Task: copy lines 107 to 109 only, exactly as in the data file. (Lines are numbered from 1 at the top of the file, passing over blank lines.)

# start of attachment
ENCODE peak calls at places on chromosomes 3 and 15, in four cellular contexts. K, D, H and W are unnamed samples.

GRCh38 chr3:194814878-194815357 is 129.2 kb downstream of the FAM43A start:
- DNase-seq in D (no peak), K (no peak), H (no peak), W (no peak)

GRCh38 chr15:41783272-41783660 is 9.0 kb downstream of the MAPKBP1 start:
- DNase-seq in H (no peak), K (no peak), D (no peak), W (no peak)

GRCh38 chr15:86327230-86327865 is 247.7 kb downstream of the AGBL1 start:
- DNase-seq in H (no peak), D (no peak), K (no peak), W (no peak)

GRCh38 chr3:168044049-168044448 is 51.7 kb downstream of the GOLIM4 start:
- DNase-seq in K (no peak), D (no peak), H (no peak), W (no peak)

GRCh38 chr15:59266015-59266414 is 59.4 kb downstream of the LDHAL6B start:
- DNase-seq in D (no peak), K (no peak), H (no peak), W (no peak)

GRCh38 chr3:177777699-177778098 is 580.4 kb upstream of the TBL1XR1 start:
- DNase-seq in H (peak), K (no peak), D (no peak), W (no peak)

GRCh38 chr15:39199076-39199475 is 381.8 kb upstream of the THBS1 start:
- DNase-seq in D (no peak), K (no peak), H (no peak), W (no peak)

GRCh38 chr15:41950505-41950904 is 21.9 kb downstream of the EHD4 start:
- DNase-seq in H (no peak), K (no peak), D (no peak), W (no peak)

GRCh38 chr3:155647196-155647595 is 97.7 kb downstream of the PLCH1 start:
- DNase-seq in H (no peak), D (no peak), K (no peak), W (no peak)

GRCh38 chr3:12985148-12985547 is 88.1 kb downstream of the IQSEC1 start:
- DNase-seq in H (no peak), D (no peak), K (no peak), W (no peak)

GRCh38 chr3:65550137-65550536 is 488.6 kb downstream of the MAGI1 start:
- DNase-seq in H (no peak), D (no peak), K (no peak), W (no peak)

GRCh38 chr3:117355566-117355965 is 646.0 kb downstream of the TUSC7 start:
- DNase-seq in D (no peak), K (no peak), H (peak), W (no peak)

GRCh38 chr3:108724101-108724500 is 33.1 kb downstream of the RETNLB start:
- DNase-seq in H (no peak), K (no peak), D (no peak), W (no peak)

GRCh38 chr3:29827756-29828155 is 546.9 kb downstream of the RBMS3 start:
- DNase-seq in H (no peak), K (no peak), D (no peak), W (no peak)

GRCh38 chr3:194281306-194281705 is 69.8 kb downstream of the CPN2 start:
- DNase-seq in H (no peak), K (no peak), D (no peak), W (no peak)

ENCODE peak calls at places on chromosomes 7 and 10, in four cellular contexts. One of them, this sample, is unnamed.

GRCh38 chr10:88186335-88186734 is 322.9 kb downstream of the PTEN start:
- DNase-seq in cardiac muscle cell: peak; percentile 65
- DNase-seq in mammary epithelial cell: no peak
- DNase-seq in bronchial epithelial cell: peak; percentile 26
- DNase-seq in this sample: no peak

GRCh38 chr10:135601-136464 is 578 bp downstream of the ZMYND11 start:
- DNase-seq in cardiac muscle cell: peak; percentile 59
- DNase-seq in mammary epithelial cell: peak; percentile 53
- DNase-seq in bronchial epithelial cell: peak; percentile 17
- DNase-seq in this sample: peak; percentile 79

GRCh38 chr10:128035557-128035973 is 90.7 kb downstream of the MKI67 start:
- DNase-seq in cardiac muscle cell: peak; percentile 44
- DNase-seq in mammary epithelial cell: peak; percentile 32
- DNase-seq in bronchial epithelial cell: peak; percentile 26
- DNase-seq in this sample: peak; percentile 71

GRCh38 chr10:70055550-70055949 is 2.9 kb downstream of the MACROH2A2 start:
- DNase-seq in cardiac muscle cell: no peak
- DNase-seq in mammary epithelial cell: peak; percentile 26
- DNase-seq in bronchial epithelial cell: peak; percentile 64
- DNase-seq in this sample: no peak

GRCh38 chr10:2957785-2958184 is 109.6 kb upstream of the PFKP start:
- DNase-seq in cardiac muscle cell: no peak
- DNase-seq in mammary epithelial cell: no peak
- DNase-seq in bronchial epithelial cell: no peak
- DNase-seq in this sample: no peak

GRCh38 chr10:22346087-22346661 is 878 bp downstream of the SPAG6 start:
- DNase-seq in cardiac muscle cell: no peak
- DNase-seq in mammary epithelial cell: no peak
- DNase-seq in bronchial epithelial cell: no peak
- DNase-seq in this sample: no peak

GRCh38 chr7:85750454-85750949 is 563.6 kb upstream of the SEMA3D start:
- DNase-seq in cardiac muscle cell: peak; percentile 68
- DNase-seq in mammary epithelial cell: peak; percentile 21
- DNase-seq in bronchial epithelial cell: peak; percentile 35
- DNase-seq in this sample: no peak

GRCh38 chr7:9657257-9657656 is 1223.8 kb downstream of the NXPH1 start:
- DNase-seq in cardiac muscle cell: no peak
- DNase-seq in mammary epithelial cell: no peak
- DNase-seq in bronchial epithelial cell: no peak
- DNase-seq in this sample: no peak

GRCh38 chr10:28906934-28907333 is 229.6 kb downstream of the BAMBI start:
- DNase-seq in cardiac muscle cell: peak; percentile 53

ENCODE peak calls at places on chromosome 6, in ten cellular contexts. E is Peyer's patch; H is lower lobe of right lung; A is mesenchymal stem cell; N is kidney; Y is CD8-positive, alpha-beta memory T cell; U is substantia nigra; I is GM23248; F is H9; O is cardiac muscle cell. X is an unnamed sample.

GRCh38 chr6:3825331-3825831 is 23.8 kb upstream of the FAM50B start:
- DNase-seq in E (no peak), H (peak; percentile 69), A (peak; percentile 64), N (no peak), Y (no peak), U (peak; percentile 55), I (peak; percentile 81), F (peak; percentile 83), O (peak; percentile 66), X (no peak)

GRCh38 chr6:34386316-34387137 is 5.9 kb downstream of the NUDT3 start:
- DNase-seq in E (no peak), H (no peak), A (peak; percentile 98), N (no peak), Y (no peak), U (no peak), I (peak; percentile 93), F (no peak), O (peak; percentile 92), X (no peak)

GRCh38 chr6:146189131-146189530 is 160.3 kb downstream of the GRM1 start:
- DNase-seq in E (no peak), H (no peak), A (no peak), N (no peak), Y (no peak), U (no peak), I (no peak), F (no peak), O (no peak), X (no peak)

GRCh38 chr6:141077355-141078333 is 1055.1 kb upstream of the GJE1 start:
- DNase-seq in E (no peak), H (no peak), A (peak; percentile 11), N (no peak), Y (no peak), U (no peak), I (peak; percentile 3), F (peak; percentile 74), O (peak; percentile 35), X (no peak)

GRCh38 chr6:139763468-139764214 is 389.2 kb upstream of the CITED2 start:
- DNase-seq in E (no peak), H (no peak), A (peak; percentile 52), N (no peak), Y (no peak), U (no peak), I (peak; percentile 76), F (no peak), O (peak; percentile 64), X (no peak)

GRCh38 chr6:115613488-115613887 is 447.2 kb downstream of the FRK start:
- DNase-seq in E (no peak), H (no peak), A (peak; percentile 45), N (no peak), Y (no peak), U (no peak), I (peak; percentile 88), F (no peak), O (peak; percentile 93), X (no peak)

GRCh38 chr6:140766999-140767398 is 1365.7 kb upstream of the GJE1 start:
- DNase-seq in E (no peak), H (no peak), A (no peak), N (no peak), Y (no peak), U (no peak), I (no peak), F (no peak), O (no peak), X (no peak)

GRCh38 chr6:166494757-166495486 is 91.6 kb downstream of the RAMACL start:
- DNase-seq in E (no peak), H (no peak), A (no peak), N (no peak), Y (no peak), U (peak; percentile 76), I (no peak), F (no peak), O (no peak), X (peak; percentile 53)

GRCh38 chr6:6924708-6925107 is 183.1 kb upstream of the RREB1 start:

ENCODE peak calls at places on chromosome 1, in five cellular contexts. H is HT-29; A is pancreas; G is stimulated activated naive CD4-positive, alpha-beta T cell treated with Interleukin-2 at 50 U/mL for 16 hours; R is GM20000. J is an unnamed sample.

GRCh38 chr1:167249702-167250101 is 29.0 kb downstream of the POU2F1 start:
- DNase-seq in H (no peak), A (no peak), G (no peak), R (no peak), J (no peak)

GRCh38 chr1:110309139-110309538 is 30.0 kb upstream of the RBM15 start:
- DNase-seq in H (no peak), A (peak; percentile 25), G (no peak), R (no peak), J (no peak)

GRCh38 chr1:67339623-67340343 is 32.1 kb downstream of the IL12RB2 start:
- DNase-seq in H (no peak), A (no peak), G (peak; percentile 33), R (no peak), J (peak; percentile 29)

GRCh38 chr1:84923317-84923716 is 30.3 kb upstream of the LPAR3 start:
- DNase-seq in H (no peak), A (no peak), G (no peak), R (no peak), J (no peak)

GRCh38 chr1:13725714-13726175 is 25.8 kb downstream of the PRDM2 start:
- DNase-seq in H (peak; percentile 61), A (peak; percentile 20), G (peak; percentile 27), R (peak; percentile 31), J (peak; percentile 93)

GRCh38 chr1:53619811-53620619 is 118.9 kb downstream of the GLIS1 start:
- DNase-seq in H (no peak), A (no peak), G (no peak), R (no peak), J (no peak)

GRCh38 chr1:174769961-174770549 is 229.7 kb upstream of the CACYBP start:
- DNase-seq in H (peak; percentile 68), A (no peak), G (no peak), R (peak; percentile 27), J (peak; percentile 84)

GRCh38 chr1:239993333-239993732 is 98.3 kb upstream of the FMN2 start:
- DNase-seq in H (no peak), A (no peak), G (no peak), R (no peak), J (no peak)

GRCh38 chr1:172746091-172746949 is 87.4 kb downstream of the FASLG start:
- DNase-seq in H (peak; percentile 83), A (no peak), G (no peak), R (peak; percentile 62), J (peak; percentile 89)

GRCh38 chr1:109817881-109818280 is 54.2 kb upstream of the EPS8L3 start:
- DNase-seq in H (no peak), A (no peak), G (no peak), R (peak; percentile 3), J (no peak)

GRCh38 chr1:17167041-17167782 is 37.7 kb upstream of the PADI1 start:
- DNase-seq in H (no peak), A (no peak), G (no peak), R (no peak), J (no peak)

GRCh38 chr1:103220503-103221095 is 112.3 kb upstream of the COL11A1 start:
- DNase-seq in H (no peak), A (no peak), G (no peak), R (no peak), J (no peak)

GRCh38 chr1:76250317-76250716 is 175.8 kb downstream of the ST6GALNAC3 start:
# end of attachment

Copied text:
- DNase-seq in H (peak; percentile 68), A (no peak), G (no peak), R (peak; percentile 27), J (peak; percentile 84)

GRCh38 chr1:239993333-239993732 is 98.3 kb upstream of the FMN2 start:
- DNase-seq in H (no peak), A (no peak), G (no peak), R (no peak), J (no peak)